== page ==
What we read this week (19 July)

Welcome to Things we read this week, a weekly post featuring articles from around the internet recommended by BMJ Labs.


  • Although the terminology is awkward (many publishers use syndication, aggregation, etc in a slightly different way) Diverting Leakage to the Library Subscription Channel is worth a read for a librarian perspective on Springer Nature’s approach to ResearchGate. As Mark Johnson comments: “If you want your content to be read as widely as possible, put the content where the readers are”.
  • Tables 8 and 9 in Do Download Reports Reliably Measure Journal Usage? Trusting the Fox to Count Your Hens? contain some interesting publisher platform comparison data which could be used as a measure effectiveness. BMJ, like many publishers, switched from taking Institutional users to an abstract page by default to automatically taking them to a full-text page a couple of years ago – whilst this does have the effect of triggering an HTML download it also greatly improves user experience and has proved popular with readers. The new COUNTER 5 standard probably addresses main concern of this paper.
  • Interesting perspective on the history of peer review in Managing the Growth of Peer Review at the Royal Society Journals, 1865-1965 “Our findings reveal interesting parallels with current concerns about the scale and distribution of peer review work and suggest the strategic importance of the management of the editorial process to achieve a creative mix of community commitment and professional responsibility that is essential in contemporary journals.”
  • Also on the theme of peer review Thinking in Bets by Annie Duke (using the principles of poker to make decisions) has an interesting section on peer review. When peer reviewers were asked to make a monetary bet on whether the research could be replicated they were far more accurate then when asked if they thought the research would replicate – unfortunately the audio book doesn’t have links to the original research on this.
  • Figshare have put together a useful webinar, led by Iain Hrynaszkiewicz from Springer Nature,  on ensuring your data policies are up to date and cover the FAIR principles .
  • How Faculty Demonstrate Impact: A Multi-Institutional Study of Faculty Understandings, Perceptions, and Strategies Regarding Impact Metrics  looks at what researchers think about research impact measures across disciplines and institutions. Be interesting to find out how location-specific this kind of research is.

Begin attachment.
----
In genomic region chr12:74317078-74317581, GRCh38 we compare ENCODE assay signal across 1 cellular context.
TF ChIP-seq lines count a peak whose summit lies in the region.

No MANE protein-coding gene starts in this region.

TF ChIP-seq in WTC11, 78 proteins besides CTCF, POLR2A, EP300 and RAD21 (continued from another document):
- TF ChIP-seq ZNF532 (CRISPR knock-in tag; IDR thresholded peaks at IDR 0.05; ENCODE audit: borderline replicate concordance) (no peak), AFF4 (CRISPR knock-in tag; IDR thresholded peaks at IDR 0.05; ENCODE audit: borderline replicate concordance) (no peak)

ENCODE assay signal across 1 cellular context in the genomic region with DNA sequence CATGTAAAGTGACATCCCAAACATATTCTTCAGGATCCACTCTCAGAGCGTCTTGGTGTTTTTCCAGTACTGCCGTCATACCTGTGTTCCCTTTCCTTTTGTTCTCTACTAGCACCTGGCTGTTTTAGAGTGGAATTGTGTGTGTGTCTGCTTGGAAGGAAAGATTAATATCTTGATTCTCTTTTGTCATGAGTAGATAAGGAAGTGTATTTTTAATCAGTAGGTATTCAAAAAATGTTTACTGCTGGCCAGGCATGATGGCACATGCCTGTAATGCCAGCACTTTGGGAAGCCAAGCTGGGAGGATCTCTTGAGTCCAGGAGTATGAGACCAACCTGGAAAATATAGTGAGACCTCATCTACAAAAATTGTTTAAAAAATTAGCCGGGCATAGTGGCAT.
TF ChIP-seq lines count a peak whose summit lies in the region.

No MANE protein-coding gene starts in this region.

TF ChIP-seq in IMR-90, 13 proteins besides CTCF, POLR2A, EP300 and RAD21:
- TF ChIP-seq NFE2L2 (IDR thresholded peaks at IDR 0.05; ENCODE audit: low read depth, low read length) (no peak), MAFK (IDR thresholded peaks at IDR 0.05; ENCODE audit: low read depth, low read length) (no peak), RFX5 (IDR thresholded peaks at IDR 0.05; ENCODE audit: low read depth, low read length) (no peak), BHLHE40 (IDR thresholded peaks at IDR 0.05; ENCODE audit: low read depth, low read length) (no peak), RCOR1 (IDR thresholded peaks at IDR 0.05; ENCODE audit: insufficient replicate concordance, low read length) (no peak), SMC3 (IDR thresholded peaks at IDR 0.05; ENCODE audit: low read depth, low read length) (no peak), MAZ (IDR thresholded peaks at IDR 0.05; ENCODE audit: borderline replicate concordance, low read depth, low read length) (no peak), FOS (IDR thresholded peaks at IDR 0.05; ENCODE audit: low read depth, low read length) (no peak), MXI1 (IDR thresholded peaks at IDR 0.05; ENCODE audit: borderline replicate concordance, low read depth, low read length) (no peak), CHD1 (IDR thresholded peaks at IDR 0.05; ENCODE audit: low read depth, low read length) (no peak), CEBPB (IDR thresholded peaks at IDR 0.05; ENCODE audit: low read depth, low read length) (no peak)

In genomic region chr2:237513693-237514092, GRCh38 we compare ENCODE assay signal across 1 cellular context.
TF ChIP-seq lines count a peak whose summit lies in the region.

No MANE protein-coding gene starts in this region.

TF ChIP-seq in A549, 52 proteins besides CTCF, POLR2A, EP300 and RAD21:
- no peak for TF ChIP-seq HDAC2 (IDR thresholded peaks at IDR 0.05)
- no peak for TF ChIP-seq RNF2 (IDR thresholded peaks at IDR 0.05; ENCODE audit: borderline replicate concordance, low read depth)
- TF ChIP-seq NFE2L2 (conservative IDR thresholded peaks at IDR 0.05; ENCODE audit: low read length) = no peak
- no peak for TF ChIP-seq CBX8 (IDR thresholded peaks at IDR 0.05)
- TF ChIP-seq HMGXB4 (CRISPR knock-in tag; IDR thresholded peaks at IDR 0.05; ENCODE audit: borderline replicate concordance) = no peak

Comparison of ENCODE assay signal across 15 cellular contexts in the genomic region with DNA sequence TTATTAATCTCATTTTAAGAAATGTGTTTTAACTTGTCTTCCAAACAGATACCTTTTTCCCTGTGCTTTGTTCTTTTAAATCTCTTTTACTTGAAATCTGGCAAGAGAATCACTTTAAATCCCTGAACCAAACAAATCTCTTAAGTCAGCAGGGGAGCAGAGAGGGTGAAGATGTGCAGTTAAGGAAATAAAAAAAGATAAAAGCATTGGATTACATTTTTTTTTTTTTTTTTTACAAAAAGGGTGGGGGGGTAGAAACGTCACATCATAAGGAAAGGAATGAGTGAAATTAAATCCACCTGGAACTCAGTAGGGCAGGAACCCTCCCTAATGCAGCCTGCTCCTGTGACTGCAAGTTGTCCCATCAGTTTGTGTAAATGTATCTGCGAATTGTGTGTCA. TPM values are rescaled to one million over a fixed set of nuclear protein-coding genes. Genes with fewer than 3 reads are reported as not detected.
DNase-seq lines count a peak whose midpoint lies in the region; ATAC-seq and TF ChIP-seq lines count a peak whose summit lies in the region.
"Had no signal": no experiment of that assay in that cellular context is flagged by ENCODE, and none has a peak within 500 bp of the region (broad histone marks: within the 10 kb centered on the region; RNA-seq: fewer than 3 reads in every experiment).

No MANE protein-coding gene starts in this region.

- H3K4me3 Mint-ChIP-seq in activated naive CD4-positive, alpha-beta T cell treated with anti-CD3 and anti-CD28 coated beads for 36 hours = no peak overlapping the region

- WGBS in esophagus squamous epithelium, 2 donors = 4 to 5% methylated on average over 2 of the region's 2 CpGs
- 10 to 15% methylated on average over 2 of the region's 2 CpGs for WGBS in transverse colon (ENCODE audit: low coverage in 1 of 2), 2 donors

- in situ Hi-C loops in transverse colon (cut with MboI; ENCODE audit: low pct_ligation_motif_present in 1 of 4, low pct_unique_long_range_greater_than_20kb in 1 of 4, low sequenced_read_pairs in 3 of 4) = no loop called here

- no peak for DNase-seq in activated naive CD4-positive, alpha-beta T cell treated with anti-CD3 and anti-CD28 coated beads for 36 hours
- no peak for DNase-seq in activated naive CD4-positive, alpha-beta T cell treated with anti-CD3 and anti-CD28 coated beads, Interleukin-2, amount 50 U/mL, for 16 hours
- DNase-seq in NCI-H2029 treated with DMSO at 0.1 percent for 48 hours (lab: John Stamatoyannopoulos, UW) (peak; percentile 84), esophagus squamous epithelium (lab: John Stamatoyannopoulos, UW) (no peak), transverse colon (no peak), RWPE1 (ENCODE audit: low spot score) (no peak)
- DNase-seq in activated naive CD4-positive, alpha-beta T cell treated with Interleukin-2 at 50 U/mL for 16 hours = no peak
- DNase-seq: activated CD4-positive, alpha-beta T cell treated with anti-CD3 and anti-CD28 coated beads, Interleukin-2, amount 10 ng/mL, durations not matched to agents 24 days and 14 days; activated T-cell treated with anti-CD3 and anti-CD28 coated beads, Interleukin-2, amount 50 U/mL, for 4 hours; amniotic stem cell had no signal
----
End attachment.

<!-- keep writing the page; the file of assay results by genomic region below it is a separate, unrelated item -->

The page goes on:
Product development and innovation

And finally…

For those insanely hot summer afternoons when focusing on work is simple too much why not try Netflix Hangouts, a Chrome extension that disguises Netflix as a fake four-person conference call. During the “call,” your show of choice will appear in the bottom right grid, while three fake coworkers will appear in the other feeds.[H/T: Product Hunt]

What we read this week (15 February)

Welcome to Things we read this week, a weekly post featuring articles from around the internet recommended by BMJ Labs.


In Postcards from a Collective Ecosystem Article 3 Heather Staines and Lisa Hinchliffe discuss if publishers really need platforms or a common infrastructure? I’m always slightly surprised at people’s surprise that large commercial publishers collaborate together given the increasing, number of standards and initiatives that publishers participate in and support. See, for example, the OA Switchboard, a new collaboration designed to enable publishers, academic institutions, and research funders to seamlessly communicate information about open access publications.

Two fairly similar visions of the future were proposed this week including Stern and O’Shea’s “publish first, curate second approach” for the life sciences and Jon Tennant’s vision of how he would like scholarly publishing to develop, which includes the oft discussed question of why can’t you build a journal using GitHub ans Stack Exchange?

Publishing is a complex system and like most complex systems nothing much seems to change until suddenly it does. The shift from curated bundles of subscription journal content towards open access articles is going to shake up academic publishing. Hopefully we wont end up with an all powerful commercial aggregator that calls the shots and mediates what people – see Ben Thompson’s discussion in The Cost of Apple News.

Outside of academic publishing technology is rapidly advancing, Azeem Azhar has a good summary of fuss around OpenAI’s service GPT2, an AI text generator, which the group reckoned was too dangerous to be released publicly. Scroll down to the section called Dept of artificial intelligence. How long will it be before someone submits a journal article written this way and gets it accepted in order to highlight flaws in current publishing systems?

Other links:

Health Tech

The Topol Review on Preparing the healthcare workforce to deliver the digital future is an interesting glimpse into the near future. Excellent thread on Twitter about the launch event from Andrew Davies.

What we read this week (3 August 2018)

Welcome to Things we read this week, a weekly post featuring articles from around the internet recommended by BMJ’s Digital Group members.



Product Management & innovation

And finally…

  • The creative team at JSTOR have come up with some downloadable colouring pages to celebrate #NationalColoringBookDay #awesome !!!


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